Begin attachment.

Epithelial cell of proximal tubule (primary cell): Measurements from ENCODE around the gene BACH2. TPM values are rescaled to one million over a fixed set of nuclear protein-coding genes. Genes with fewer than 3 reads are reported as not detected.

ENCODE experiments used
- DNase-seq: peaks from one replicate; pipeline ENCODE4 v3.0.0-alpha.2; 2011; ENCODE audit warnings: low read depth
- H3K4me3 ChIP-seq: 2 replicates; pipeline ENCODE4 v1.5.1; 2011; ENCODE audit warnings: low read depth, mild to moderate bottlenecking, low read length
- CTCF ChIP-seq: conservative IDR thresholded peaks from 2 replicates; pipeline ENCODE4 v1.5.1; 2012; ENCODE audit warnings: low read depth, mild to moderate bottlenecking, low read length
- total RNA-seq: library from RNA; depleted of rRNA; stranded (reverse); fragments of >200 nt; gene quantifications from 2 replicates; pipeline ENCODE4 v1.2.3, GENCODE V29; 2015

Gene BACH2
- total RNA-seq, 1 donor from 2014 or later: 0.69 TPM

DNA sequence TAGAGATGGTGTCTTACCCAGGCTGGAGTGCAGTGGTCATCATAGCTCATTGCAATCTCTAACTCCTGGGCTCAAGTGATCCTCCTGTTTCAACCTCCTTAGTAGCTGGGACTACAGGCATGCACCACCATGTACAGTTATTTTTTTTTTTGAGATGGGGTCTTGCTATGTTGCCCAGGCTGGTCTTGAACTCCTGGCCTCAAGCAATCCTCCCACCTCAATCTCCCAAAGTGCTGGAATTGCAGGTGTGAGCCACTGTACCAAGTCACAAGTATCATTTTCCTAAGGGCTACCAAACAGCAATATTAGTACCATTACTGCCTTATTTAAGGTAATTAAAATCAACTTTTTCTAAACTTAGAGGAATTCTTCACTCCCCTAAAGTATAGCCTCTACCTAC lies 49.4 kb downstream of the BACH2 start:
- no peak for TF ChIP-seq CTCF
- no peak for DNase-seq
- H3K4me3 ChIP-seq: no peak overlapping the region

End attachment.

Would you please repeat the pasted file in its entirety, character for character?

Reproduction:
Epithelial cell of proximal tubule (primary cell): Measurements from ENCODE around the gene BACH2. TPM values are rescaled to one million over a fixed set of nuclear protein-coding genes. Genes with fewer than 3 reads are reported as not detected.

ENCODE experiments used
- DNase-seq: peaks from one replicate; pipeline ENCODE4 v3.0.0-alpha.2; 2011; ENCODE audit warnings: low read depth
- H3K4me3 ChIP-seq: 2 replicates; pipeline ENCODE4 v1.5.1; 2011; ENCODE audit warnings: low read depth, mild to moderate bottlenecking, low read length
- CTCF ChIP-seq: conservative IDR thresholded peaks from 2 replicates; pipeline ENCODE4 v1.5.1; 2012; ENCODE audit warnings: low read depth, mild to moderate bottlenecking, low read length
- total RNA-seq: library from RNA; depleted of rRNA; stranded (reverse); fragments of >200 nt; gene quantifications from 2 replicates; pipeline ENCODE4 v1.2.3, GENCODE V29; 2015

Gene BACH2
- total RNA-seq, 1 donor from 2014 or later: 0.69 TPM

DNA sequence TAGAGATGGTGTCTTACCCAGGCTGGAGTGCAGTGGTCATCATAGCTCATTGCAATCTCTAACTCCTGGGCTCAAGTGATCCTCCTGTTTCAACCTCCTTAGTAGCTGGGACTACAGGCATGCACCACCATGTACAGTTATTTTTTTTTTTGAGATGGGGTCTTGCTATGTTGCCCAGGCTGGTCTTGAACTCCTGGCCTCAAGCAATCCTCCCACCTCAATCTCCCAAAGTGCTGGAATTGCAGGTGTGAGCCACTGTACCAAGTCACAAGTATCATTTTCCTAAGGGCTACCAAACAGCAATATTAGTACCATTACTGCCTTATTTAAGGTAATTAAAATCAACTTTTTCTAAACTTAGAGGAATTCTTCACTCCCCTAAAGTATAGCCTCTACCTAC lies 49.4 kb downstream of the BACH2 start:
- no peak for TF ChIP-seq CTCF
- no peak for DNase-seq
- H3K4me3 ChIP-seq: no peak overlapping the region